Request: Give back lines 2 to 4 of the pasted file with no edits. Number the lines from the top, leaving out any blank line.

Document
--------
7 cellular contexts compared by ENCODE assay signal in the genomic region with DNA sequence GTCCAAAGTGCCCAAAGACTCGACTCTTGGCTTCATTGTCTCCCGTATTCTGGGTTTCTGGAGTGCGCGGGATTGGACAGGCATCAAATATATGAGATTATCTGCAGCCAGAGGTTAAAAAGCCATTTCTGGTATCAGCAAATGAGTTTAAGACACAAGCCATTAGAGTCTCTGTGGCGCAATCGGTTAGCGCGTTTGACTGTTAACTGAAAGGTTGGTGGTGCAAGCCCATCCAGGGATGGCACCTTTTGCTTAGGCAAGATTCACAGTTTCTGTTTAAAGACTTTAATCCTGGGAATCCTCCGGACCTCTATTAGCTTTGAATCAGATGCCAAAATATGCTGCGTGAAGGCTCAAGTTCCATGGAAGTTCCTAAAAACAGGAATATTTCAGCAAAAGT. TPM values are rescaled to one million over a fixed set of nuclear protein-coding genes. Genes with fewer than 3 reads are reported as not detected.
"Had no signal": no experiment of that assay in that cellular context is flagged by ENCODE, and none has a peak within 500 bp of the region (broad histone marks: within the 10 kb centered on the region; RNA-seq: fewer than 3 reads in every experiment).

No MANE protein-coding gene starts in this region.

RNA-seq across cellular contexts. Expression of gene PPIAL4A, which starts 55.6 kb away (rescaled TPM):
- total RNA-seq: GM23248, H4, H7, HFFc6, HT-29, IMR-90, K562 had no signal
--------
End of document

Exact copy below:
"Had no signal": no experiment of that assay in that cellular context is flagged by ENCODE, and none has a peak within 500 bp of the region (broad histone marks: within the 10 kb centered on the region; RNA-seq: fewer than 3 reads in every experiment).

No MANE protein-coding gene starts in this region.

RNA-seq across cellular contexts. Expression of gene PPIAL4A, which starts 55.6 kb away (rescaled TPM):